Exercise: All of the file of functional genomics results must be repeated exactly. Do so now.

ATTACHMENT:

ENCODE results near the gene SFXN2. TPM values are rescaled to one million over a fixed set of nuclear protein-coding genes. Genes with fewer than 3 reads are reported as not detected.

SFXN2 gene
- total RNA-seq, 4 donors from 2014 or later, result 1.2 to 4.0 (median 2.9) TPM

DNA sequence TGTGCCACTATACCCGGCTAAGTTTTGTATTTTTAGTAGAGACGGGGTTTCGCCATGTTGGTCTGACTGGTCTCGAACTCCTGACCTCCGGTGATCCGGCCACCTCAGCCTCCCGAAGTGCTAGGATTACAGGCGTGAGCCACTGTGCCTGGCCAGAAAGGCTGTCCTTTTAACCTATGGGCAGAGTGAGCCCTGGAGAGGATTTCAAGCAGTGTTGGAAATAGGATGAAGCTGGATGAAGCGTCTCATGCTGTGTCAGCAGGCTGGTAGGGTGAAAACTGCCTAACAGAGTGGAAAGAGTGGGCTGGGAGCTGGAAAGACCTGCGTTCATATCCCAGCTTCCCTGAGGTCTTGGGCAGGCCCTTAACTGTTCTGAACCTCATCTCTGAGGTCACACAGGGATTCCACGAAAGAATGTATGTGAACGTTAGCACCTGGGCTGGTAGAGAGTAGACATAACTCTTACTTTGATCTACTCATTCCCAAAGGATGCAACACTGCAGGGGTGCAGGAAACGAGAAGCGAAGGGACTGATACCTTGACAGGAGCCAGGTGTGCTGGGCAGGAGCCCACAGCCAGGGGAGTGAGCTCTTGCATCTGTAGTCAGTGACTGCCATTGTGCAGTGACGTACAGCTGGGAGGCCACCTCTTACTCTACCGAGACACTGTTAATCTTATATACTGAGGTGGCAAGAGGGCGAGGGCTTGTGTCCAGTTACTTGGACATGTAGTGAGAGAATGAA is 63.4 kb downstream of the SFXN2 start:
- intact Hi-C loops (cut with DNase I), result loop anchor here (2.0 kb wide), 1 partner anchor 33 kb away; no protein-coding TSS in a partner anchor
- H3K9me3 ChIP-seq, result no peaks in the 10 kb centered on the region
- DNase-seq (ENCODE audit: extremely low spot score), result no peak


ENCODE results near the gene SFXN2. TPM values are rescaled to one million over a fixed set of nuclear protein-coding genes. Genes with fewer than 3 reads are reported as not detected.

SFXN2 gene
- total RNA-seq, 4 donors from 2014 or later, result 1.2 to 4.0 (median 2.9) TPM

DNA sequence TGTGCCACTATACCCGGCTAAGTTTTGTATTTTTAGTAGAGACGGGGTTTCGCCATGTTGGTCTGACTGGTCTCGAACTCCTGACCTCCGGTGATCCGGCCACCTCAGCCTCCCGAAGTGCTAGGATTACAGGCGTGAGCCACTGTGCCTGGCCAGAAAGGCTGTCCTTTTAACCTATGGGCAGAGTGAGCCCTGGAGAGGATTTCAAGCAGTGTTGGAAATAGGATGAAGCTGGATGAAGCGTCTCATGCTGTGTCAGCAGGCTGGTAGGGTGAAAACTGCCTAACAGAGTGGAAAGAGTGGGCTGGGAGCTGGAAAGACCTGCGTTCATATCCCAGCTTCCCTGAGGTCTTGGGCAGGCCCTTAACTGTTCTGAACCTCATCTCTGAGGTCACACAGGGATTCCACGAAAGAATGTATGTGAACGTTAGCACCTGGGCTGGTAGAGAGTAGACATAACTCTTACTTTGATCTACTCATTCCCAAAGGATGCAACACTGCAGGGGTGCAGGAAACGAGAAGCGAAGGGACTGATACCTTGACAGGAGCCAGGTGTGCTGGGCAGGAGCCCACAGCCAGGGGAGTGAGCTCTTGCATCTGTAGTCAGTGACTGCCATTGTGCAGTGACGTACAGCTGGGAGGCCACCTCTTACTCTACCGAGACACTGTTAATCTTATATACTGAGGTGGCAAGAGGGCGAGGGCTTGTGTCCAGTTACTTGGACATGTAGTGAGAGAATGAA is 63.4 kb downstream of the SFXN2 start:
- intact Hi-C loops (cut with DNase I), result loop anchor here (2.0 kb wide), 1 partner anchor 33 kb away; no protein-coding TSS in a partner anchor
- H3K9me3 ChIP-seq, result no peaks in the 10 kb centered on the region
- DNase-seq (ENCODE audit: extremely low spot score), result no peak